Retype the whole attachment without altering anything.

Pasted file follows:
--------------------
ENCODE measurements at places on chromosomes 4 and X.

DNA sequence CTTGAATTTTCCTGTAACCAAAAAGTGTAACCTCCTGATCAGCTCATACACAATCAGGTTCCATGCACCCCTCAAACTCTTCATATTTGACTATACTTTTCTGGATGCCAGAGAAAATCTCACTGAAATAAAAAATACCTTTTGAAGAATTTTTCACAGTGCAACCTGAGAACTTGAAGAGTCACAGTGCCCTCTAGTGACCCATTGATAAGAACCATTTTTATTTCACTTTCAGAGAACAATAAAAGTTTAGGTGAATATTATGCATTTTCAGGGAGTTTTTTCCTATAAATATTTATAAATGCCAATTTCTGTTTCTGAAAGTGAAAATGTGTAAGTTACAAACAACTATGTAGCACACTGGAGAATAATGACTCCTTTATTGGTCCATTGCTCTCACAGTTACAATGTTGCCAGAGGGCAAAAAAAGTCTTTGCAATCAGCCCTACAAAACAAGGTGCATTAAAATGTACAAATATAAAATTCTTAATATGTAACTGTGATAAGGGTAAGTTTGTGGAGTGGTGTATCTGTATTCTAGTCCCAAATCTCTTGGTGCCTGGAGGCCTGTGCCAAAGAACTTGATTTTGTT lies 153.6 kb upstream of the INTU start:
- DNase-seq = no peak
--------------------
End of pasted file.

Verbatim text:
ENCODE measurements at places on chromosomes 4 and X.

DNA sequence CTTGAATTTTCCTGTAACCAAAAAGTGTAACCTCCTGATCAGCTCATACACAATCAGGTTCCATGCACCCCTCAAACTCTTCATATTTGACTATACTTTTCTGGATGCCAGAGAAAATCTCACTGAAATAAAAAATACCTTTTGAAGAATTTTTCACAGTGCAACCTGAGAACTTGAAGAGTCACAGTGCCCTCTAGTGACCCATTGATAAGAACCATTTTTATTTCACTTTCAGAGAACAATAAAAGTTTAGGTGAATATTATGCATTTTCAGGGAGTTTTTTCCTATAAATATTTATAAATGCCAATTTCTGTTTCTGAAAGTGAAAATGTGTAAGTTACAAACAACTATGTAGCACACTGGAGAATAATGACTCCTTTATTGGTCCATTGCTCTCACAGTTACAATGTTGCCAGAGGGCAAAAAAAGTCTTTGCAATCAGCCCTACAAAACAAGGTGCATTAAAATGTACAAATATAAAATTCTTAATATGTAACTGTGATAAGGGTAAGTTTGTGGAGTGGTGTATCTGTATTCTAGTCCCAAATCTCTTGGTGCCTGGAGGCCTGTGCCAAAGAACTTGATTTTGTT lies 153.6 kb upstream of the INTU start:
- DNase-seq = no peak